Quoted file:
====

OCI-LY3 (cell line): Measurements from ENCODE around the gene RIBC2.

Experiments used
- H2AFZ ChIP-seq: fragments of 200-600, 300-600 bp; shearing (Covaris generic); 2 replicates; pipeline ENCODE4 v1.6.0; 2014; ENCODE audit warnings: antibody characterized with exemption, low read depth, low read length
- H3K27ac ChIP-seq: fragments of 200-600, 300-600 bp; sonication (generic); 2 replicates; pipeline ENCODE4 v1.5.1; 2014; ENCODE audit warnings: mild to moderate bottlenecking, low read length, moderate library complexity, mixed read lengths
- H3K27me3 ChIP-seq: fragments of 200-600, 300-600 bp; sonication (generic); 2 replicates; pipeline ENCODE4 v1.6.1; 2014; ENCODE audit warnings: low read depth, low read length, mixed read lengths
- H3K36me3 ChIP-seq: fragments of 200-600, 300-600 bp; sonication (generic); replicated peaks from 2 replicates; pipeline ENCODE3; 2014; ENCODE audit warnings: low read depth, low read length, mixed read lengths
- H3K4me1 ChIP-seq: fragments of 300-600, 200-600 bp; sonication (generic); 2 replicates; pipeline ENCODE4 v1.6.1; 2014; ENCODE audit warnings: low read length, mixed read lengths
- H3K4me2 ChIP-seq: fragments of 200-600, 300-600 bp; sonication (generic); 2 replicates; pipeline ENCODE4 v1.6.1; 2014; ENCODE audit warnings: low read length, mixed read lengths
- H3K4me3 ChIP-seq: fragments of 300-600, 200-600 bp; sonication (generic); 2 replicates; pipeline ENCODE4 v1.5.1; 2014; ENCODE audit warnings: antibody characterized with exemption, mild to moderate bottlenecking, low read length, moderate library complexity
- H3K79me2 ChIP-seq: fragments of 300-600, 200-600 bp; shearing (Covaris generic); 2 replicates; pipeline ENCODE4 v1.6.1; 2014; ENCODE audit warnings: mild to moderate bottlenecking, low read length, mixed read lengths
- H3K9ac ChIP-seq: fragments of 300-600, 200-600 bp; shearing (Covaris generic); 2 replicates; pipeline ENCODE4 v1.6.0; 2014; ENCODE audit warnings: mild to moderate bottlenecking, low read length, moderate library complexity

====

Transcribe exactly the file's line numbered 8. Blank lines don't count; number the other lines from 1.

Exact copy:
- H3K4me2 ChIP-seq: fragments of 200-600, 300-600 bp; sonication (generic); 2 replicates; pipeline ENCODE4 v1.6.1; 2014; ENCODE audit warnings: low read length, mixed read lengths